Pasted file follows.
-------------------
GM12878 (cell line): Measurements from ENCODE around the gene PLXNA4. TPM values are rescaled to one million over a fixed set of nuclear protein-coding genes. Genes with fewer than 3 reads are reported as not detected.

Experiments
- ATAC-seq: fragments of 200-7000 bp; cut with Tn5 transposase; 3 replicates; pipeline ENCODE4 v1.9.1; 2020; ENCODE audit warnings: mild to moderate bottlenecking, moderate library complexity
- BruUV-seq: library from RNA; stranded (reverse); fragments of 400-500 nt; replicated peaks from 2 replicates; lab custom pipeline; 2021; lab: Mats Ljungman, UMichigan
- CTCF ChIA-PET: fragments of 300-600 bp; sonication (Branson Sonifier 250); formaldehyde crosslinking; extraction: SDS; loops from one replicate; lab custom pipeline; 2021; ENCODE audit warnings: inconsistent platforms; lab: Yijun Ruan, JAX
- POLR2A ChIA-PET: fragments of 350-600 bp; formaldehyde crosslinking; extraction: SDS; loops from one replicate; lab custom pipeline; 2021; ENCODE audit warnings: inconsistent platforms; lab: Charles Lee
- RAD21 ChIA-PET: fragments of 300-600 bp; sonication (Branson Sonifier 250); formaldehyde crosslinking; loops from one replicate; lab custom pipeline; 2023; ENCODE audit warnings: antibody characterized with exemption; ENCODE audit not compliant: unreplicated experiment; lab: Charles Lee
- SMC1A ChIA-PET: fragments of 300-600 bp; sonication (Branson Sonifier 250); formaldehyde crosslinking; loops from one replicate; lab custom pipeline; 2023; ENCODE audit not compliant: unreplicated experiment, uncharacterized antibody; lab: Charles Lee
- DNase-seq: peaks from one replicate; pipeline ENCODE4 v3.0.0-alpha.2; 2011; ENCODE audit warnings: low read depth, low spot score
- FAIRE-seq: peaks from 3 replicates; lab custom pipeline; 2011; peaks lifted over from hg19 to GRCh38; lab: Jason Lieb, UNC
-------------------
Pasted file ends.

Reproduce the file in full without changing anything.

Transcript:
GM12878 (cell line): Measurements from ENCODE around the gene PLXNA4. TPM values are rescaled to one million over a fixed set of nuclear protein-coding genes. Genes with fewer than 3 reads are reported as not detected.

Experiments
- ATAC-seq: fragments of 200-7000 bp; cut with Tn5 transposase; 3 replicates; pipeline ENCODE4 v1.9.1; 2020; ENCODE audit warnings: mild to moderate bottlenecking, moderate library complexity
- BruUV-seq: library from RNA; stranded (reverse); fragments of 400-500 nt; replicated peaks from 2 replicates; lab custom pipeline; 2021; lab: Mats Ljungman, UMichigan
- CTCF ChIA-PET: fragments of 300-600 bp; sonication (Branson Sonifier 250); formaldehyde crosslinking; extraction: SDS; loops from one replicate; lab custom pipeline; 2021; ENCODE audit warnings: inconsistent platforms; lab: Yijun Ruan, JAX
- POLR2A ChIA-PET: fragments of 350-600 bp; formaldehyde crosslinking; extraction: SDS; loops from one replicate; lab custom pipeline; 2021; ENCODE audit warnings: inconsistent platforms; lab: Charles Lee
- RAD21 ChIA-PET: fragments of 300-600 bp; sonication (Branson Sonifier 250); formaldehyde crosslinking; loops from one replicate; lab custom pipeline; 2023; ENCODE audit warnings: antibody characterized with exemption; ENCODE audit not compliant: unreplicated experiment; lab: Charles Lee
- SMC1A ChIA-PET: fragments of 300-600 bp; sonication (Branson Sonifier 250); formaldehyde crosslinking; loops from one replicate; lab custom pipeline; 2023; ENCODE audit not compliant: unreplicated experiment, uncharacterized antibody; lab: Charles Lee
- DNase-seq: peaks from one replicate; pipeline ENCODE4 v3.0.0-alpha.2; 2011; ENCODE audit warnings: low read depth, low spot score
- FAIRE-seq: peaks from 3 replicates; lab custom pipeline; 2011; peaks lifted over from hg19 to GRCh38; lab: Jason Lieb, UNC